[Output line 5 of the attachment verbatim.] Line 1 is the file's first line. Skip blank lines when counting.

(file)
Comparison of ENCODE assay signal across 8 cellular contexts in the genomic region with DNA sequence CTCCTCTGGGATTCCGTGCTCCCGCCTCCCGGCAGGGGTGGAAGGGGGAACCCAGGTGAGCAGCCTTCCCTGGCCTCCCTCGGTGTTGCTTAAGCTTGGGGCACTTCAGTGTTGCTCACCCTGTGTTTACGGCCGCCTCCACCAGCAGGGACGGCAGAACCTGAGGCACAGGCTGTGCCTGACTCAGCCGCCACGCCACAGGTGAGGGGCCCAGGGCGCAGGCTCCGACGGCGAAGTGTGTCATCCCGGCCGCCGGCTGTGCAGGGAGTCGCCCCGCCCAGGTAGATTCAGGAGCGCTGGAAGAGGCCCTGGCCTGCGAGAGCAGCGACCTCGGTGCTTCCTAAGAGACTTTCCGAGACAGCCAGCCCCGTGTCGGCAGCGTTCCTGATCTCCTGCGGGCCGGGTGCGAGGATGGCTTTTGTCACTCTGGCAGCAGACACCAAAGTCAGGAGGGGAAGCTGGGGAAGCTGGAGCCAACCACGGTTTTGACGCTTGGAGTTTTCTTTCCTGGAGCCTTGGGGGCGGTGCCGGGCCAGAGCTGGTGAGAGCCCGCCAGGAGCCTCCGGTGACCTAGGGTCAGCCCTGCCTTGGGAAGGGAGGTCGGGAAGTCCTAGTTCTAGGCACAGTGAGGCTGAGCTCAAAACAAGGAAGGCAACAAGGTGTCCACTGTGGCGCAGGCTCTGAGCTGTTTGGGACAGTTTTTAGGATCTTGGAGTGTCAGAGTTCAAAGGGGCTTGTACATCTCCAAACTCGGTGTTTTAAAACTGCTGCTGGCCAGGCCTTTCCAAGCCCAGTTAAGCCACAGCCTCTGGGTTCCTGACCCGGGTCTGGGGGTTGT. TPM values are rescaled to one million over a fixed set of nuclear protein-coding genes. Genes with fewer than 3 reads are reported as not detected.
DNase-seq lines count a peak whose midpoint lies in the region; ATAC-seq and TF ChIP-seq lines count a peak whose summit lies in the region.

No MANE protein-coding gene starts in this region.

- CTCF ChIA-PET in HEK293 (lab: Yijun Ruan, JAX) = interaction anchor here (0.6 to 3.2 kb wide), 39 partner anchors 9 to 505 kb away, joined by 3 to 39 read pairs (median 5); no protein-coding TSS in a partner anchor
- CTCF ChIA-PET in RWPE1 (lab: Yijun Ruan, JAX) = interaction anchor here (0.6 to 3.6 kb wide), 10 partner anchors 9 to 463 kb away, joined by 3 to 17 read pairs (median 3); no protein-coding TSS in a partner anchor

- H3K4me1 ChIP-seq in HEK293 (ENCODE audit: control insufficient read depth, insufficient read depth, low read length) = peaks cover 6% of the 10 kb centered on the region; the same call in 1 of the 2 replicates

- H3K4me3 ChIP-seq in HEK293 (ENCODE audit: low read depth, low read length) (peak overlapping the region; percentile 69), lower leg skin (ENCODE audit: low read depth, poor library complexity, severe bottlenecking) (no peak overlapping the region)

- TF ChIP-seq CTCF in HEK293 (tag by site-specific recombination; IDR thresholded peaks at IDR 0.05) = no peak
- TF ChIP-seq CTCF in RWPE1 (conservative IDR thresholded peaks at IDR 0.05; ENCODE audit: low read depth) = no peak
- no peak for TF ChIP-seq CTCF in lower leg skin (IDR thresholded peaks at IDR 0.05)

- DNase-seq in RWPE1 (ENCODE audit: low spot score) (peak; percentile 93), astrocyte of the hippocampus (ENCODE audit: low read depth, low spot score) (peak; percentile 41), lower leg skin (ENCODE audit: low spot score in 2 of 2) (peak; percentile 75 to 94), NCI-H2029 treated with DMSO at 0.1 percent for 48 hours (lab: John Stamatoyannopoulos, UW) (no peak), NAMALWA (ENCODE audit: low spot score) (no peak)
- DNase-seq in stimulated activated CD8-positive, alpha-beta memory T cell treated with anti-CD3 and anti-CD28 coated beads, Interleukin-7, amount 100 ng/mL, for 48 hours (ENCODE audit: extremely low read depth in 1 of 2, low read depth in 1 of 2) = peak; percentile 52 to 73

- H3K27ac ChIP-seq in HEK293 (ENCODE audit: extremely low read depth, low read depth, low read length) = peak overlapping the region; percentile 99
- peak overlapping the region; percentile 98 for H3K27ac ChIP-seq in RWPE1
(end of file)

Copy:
- CTCF ChIA-PET in RWPE1 (lab: Yijun Ruan, JAX) = interaction anchor here (0.6 to 3.6 kb wide), 10 partner anchors 9 to 463 kb away, joined by 3 to 17 read pairs (median 3); no protein-coding TSS in a partner anchor